There will be a reduction in the number of trains running on three routes between Normandy and Paris from Monday (March 28), with the region looking to cut down on services with few passengers.
The routes affected are:
- Trouville Deauville - Paris St-Lazare
- Paris-Rouen-Le Havre
The services affected will be daytime and weekday trains with an average occupancy rate of 20 to 30%, while morning and evening trains with an occupancy rate of less than 50% will run 20 minutes later, Le Figaro reported.
The weekend services will remain unchanged.
The Normandy region and SNCF said the changes were necessary due to an increase in people working from home and the coronavirus pandemic generally affecting travel.
“The pandemic led to a drop in passenger numbers on the Normandy lines of 24% by the end of 2021, and we estimate numbers are down 10% for 2022 compared to 2019,” the region and train line stated in a press release.
It also notes that on average, trains in Normandy are 46% full, far below the 60% required to make the service financially viable.
Passenger union opposes cuts
An association for passengers using the Paris-Cherbourg route, the Union Des Usagers du Paris Cherbourg, has criticised the move.
“These cancellations concern three very busy lines, which represent 64% of the total revenue of the Normandy network, 29% for the Paris-Caen-Cherbourg route alone,” it stated.
“We will end up with gaps of several hours between trains, which makes it very difficult to make round trips in a single day.”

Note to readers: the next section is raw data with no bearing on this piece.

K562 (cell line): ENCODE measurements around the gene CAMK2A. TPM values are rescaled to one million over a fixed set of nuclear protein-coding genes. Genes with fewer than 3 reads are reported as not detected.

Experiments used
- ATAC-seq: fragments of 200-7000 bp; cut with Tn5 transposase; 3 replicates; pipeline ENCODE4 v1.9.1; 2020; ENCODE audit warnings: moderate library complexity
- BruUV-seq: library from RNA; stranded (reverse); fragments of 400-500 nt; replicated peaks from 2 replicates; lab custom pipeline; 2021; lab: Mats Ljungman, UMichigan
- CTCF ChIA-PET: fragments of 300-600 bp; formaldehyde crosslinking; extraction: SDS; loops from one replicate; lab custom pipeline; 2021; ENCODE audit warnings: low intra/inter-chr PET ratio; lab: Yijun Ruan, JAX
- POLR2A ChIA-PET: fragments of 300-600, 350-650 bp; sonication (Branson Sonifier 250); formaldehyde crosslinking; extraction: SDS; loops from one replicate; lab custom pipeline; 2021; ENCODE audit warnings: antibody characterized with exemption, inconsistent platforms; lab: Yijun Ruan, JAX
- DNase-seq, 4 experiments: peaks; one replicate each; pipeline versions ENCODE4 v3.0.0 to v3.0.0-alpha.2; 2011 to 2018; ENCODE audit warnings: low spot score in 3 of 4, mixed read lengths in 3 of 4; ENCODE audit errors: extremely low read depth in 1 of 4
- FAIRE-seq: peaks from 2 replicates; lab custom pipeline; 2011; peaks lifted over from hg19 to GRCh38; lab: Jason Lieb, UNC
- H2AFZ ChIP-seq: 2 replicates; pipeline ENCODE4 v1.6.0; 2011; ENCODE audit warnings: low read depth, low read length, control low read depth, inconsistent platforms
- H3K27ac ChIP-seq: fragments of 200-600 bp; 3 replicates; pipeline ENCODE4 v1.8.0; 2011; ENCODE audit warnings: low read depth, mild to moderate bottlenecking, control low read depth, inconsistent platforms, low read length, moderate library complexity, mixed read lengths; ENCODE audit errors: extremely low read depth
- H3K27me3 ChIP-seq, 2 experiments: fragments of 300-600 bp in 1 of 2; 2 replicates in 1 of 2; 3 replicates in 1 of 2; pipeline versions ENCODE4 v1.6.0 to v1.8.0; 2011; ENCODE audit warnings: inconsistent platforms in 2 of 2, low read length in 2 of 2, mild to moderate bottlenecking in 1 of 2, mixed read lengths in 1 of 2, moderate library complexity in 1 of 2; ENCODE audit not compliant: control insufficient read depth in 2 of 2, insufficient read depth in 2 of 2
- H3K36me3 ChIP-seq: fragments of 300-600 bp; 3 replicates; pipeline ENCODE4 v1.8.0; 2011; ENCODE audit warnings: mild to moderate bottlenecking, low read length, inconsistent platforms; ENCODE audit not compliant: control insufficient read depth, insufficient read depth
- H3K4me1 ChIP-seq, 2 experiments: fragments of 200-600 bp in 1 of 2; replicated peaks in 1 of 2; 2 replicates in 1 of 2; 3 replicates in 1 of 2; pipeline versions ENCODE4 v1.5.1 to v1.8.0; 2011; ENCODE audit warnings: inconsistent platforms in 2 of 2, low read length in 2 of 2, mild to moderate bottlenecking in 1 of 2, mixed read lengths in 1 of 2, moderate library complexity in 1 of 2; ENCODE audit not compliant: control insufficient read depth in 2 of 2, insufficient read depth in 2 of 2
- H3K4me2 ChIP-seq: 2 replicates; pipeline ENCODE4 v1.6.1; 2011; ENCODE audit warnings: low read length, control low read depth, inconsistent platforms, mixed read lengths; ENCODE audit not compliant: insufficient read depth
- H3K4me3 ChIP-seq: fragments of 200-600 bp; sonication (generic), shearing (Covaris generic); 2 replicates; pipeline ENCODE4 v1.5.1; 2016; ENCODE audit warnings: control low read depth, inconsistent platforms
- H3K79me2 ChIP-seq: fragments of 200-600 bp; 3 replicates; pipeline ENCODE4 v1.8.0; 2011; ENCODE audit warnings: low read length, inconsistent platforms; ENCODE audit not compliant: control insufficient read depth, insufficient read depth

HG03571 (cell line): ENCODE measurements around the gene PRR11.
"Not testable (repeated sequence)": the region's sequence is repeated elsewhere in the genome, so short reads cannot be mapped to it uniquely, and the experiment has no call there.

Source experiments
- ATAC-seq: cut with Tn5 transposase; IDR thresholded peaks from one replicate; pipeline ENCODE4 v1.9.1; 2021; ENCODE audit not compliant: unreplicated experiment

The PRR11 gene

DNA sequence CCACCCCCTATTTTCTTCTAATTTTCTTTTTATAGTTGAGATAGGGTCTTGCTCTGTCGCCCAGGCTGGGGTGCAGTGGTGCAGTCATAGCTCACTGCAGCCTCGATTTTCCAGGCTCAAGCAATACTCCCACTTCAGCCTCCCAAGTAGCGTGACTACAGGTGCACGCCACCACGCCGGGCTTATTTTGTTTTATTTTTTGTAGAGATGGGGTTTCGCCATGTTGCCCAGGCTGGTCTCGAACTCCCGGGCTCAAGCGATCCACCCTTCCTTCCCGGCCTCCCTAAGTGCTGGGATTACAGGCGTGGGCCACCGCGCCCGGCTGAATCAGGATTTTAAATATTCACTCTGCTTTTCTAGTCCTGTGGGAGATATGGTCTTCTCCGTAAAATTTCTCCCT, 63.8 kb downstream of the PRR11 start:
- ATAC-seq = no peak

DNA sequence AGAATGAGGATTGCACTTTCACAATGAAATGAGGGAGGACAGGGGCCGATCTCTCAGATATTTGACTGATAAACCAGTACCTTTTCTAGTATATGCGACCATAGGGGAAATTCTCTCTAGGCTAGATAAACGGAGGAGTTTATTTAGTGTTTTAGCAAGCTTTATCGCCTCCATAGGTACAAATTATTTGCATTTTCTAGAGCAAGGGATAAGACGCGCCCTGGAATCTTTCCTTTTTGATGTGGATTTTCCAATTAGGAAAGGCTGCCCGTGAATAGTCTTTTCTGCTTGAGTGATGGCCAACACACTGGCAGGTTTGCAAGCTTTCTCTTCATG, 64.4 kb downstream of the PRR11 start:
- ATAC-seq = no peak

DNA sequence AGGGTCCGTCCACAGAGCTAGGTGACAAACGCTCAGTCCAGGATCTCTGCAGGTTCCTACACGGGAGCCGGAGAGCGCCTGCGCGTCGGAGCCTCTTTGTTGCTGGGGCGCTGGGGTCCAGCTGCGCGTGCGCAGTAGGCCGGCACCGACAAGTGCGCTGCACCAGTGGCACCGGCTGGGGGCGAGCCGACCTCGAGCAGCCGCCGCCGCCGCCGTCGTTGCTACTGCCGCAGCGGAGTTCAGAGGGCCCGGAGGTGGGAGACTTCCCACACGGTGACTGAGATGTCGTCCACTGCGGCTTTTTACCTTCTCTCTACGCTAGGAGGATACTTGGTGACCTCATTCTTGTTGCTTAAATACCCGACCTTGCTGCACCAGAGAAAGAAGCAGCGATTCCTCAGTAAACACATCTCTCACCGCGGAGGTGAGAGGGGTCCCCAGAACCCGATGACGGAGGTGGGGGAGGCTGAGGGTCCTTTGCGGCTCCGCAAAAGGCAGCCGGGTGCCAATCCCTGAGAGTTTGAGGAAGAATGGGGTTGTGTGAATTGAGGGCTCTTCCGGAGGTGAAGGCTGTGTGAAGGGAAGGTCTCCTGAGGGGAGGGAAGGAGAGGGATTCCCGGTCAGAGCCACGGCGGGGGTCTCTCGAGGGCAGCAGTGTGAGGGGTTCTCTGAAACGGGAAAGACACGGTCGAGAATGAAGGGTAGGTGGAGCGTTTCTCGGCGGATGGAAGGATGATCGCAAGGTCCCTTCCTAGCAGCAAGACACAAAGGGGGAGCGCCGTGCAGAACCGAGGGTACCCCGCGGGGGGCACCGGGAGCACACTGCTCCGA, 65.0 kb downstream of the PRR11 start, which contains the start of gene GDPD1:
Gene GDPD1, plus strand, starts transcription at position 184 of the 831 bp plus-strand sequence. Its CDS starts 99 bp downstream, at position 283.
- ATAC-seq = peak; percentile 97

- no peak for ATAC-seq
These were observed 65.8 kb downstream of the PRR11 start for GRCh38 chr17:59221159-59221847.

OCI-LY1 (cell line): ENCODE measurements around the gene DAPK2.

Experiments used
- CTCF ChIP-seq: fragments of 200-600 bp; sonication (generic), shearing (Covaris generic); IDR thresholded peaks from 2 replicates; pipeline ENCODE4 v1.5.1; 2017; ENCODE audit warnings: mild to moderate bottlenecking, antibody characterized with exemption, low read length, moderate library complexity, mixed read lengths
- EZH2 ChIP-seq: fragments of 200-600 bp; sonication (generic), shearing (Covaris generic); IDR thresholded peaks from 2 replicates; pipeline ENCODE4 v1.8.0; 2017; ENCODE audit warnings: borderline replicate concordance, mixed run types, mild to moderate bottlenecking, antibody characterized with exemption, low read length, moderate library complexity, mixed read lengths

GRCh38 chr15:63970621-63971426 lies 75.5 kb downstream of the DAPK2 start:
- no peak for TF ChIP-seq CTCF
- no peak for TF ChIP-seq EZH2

#suppression de l'offre ferroviaire #Normandie En ouverture du JT @f3htenormandie hier soir, reportage sur la suppression des #trains en Normandie. Malgré une #fréquentation bien présente, les trains ne sont pas là.... https://t.co/Mfv4LL0Ufv— UsagerSNCF - #ADURN ParisRouenLeHavre (@UsagersSNCF) March 25, 2022
From Monday, if a passenger starting their journey in Cherbourg misses their 12:43 train to Paris Saint-Lazare, they will have to wait until 17:43 for the next one.
“The Normandy region complains that not enough passengers use its lines,” the UDUPC stated.
“However, with health restrictions being lifted and fuel prices rising, it is not by removing trains that we will make people want to use them. It is really a decision against the times.
“We consider that the justification put forward [by SNCF and the region] hides a financial argument because this reduction in traffic will above all allow savings to be made on the management of the train equipment, in a region where the trains are often more than forty years old,” the UDUPC stated.
Normandy’s current rail network, excluding its high-speed train lines (LGVs), is the second oldest in France at around 35 years, behind Centre-Val-de-Loire’s network, which is now over 40 years old.
Jean-Baptiste Gastinne, vice-president of the Normandy Region in charge of transport, defended decisions about the rail network, saying “the investments we have made since 2016 have made it possible to reinforce the reliability of the rail service".